What Causes the Earth's Magnetic Field?

Last Updated May 29, 2023 by . First Published in 2019.

What Causes the Earth's Magnetic Field?

Just where did our protective magnetosphere come from? We take a look at the Earth's magnetic field and how it interacts with the Sun.

Before we will be able to know the way Earth's magnetic field works, we need to first have a fundamental understanding of magnetism. Magnetic fields are formed when electrical charges move through magnetic materials like iron.

The direction of magnetic field lines represented by iron filings sprinkled on paper placed above a bar magnet.
The direction of magnetic field lines represented by iron filings sprinkled on paper placed above a bar magnet. 

Any magnetised material is bipolar, which means that it has a north and south pole, and the magnetic field lines run from north to south. The magnetic field lines at the north pole swing back around to the south pole, creating an external magnetic field outside the material that can affect other things that get too close.

You're most likely familiar with a bar magnet, and in essence, Earth's magnetic field is very similar to that; consider an enormous bar magnet running through the core of Earth from pole to pole and you'll be able to get the picture. However, Earth's core is molten, so our planet's magnetic field is induced by a circulating electric current at the core. One of the results of this is that, on rare occasions, Earth's magnetic field can flip. This is thought to occur once every 200,000 years on average.

Taking the 'bar magnet' through Earth analogy further, it just so happens that the south pole of Earth's magnetism is at the geographic north pole, and the north pole is at the geographic south pole. When somebody refers to 'magnetic north', they are referring to the south pole of Earth.

Schematic illustration of the invisible magnetic field lines generated by the Earth, represented as a dipole magnet field.
Schematic illustration of the invisible magnetic field lines generated by the Earth, represented as a dipole magnet field.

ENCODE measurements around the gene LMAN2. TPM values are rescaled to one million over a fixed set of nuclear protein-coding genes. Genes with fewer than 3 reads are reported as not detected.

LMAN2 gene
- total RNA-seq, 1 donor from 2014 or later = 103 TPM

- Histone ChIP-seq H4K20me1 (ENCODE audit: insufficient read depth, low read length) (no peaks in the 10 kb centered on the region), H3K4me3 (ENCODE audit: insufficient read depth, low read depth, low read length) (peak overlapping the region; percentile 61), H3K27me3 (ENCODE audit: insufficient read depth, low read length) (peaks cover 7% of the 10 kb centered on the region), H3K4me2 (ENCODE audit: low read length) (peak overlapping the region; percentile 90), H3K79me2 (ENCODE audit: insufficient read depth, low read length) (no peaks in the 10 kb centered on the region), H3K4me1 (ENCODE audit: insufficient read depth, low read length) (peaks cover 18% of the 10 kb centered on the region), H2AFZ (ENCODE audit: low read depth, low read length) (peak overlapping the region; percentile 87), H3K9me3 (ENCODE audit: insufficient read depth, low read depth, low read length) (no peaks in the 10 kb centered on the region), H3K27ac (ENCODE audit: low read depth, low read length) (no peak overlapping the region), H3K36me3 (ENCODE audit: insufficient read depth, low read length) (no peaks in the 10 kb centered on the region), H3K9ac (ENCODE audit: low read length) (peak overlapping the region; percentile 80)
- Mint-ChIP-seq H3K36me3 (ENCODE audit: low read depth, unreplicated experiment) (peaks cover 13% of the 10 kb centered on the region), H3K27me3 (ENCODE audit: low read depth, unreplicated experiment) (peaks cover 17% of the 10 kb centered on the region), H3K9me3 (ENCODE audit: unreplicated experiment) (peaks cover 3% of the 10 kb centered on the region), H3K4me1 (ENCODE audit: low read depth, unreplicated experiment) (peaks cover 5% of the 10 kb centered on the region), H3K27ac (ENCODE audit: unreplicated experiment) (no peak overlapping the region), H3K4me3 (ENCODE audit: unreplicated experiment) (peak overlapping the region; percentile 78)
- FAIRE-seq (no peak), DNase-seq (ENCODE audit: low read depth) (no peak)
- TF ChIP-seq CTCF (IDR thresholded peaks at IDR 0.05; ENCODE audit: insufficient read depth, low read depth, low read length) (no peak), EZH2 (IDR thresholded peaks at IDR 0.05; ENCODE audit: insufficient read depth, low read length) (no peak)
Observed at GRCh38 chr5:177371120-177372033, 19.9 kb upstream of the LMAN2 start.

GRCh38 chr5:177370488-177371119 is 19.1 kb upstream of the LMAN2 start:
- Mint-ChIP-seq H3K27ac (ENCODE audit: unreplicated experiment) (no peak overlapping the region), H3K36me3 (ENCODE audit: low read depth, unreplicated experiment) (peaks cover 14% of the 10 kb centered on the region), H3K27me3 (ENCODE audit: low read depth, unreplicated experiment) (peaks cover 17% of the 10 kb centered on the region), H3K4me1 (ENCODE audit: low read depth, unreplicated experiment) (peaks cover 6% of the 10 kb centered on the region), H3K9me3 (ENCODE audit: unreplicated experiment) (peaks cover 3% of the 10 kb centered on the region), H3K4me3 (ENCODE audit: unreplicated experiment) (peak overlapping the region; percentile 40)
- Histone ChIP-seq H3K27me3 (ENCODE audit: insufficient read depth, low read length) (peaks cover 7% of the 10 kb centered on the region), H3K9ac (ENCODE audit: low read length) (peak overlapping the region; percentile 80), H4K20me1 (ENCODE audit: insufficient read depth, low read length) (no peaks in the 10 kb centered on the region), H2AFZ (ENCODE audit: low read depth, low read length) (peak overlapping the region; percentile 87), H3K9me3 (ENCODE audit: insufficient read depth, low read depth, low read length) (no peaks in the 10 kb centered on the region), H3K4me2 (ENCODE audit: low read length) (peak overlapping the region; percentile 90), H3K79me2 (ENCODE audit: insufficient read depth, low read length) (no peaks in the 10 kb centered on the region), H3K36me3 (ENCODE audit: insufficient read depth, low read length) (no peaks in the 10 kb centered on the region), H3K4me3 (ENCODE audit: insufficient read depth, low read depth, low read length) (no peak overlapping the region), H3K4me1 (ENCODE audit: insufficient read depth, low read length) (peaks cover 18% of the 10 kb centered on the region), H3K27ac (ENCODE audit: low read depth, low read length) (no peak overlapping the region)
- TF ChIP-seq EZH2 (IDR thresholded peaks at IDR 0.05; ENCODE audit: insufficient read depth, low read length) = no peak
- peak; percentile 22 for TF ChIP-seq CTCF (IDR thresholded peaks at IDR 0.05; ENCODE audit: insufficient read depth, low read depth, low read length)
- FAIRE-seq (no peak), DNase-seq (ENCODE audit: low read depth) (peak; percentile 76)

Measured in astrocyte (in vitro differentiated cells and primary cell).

Earth's magnetic field is also not perfectly aligned with the rotation of the planet, instead of being tilted at an angle of 11 degrees. It's also not stationary; the magnetic poles are continuously shifting, and indeed the south magnetic pole (at geographic north) has drifted as much as 1,100 kilometres (684 miles) across the Canadian Arctic over the past four centuries.

Interestingly, though, despite the size of Earth, the magnetic field is weaker than a refrigerator magnet. However, that is nonetheless sufficient to give protection to us from damaging radiation from the Sun and elsewhere in the galaxy and is helping our planet retain its atmosphere.

Origin of the Earth's Magnetic Field

As already discussed, Earth's magnetic field is the result of the shifting electric field in the liquid molten iron core. Compared to the surface, the magnetic field at the core is about 50 times more potent.

It's most likely that Earth has had a magnetic field for pretty much the entirety of its 4.5 billion-year lifetime. However, when Earth first formed, it's most likely that the entire core used to be liquid; at the moment, only the outer core is liquid, with the inner core being solid due to the intense pressure. This means that Earth's early magnetism was likely stronger than it is now. Exactly how much stronger we can't be sure, but it's believed this strong magnetic field helped Earth retain an atmosphere early in its life, in the opposite way that Mars has lost its atmosphere as its magnetic field has dissipated.

Future of the Earth's Magnetic Field

Earth's magnetic field is weakening; however, the actual explanation for why is poorly understood. However, this is no cause for concern; records suggest it decreases and increases in intensity relatively frequently. Since German mathematician Carl Friedrich Gauss first measured its strength in 1845, it has dropped about ten per cent.

If the magnetic field drops considerably further, there is a probability the magnetic field could flip. Contrary to popular belief, however, this will not represent the end of the world. The magnetic field has been known to flip repeatedly over the last billion years, and life has survived. Therefore it's not likely another flip would cause any devastating effects.

The only true danger is that if the magnetic field were to vanish totally. As long as Earth has a liquid core, though, it will continue to have a magnetic field. Unless you are still around in a couple of billion years when such an event may happen, you have not got a lot to fret about.

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